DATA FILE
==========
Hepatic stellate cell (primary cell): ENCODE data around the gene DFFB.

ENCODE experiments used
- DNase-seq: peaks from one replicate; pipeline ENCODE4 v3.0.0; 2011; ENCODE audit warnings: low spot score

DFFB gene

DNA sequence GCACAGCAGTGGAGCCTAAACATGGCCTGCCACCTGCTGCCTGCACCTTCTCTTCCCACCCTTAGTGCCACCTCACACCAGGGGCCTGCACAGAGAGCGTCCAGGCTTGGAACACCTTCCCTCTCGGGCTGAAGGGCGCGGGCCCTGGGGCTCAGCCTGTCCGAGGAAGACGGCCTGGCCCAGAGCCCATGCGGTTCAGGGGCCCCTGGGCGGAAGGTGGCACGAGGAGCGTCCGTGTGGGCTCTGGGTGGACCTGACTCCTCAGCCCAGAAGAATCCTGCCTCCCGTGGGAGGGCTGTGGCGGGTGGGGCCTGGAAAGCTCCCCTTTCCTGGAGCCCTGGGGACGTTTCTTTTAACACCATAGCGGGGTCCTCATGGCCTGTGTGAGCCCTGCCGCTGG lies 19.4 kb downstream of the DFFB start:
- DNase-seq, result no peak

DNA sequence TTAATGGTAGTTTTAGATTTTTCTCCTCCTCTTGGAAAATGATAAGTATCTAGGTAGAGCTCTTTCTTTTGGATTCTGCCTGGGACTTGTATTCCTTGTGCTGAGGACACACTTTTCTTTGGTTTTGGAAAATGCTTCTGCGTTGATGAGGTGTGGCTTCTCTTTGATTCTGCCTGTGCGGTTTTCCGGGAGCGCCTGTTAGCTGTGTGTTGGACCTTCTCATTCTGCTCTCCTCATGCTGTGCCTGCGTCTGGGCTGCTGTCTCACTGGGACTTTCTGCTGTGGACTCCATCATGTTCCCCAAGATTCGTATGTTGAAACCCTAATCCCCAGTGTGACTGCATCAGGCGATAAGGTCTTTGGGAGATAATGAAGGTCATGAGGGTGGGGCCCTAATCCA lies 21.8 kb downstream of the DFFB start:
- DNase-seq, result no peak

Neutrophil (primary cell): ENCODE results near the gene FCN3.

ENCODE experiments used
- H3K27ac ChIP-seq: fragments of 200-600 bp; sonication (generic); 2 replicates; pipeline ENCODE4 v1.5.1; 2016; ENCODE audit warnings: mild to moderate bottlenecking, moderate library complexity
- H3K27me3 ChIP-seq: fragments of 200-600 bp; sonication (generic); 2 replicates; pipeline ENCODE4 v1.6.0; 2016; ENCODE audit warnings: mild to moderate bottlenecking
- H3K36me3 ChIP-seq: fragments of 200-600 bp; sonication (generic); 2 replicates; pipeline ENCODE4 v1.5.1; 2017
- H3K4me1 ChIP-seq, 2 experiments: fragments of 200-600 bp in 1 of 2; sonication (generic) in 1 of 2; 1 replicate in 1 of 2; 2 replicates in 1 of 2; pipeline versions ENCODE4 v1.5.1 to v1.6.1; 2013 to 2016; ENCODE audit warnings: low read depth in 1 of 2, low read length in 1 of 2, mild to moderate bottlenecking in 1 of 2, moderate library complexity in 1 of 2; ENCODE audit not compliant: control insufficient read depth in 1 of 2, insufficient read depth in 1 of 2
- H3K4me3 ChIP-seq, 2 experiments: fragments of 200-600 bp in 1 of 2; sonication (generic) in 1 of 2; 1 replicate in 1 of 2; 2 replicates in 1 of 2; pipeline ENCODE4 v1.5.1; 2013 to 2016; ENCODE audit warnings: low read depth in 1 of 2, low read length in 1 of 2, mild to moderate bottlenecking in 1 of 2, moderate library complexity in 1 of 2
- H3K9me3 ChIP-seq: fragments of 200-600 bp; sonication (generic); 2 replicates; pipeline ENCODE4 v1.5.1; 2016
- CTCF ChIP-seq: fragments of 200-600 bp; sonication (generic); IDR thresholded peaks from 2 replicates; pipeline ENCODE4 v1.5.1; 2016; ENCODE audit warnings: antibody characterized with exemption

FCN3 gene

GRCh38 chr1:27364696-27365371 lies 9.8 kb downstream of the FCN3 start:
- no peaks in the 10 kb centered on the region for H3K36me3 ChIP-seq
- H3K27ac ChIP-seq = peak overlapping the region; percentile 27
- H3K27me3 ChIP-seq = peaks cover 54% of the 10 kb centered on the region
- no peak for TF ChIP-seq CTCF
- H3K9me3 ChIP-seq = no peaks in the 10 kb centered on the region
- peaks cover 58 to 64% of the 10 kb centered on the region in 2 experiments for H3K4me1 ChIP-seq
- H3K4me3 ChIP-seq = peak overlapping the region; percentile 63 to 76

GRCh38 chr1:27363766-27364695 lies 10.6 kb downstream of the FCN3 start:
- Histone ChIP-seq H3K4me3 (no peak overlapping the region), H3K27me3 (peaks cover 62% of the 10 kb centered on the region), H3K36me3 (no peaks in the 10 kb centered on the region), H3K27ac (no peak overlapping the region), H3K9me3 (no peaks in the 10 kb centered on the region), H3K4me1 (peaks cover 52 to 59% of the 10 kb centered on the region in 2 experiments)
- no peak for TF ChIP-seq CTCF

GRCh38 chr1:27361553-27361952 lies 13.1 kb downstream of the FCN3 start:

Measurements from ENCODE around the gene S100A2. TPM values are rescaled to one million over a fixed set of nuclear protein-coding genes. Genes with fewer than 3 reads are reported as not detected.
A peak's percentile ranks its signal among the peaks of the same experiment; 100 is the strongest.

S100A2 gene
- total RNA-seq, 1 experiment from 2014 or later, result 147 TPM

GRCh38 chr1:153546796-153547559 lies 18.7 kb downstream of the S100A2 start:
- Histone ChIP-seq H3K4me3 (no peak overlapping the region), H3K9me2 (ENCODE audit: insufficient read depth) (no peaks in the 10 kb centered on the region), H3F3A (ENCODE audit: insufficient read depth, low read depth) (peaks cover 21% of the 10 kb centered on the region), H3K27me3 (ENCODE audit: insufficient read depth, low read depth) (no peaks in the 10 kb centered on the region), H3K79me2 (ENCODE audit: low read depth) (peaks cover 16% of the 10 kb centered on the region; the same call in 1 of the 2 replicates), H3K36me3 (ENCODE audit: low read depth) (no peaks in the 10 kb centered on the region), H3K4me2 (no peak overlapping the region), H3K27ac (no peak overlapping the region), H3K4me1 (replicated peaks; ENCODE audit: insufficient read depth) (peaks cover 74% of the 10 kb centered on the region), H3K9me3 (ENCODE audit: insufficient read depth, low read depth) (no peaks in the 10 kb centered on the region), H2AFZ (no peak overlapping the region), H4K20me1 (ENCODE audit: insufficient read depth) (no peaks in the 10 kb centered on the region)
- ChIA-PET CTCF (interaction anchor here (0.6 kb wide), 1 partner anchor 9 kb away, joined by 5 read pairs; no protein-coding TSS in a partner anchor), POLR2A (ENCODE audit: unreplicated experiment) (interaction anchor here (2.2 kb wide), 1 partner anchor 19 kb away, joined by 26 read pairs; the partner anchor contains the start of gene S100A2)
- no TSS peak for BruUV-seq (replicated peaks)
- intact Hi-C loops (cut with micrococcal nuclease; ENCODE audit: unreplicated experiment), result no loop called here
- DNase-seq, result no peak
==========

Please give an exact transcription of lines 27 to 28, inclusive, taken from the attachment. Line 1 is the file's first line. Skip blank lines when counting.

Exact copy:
GRCh38 chr1:27363766-27364695 lies 10.6 kb downstream of the FCN3 start:
- Histone ChIP-seq H3K4me3 (no peak overlapping the region), H3K27me3 (peaks cover 62% of the 10 kb centered on the region), H3K36me3 (no peaks in the 10 kb centered on the region), H3K27ac (no peak overlapping the region), H3K9me3 (no peaks in the 10 kb centered on the region), H3K4me1 (peaks cover 52 to 59% of the 10 kb centered on the region in 2 experiments)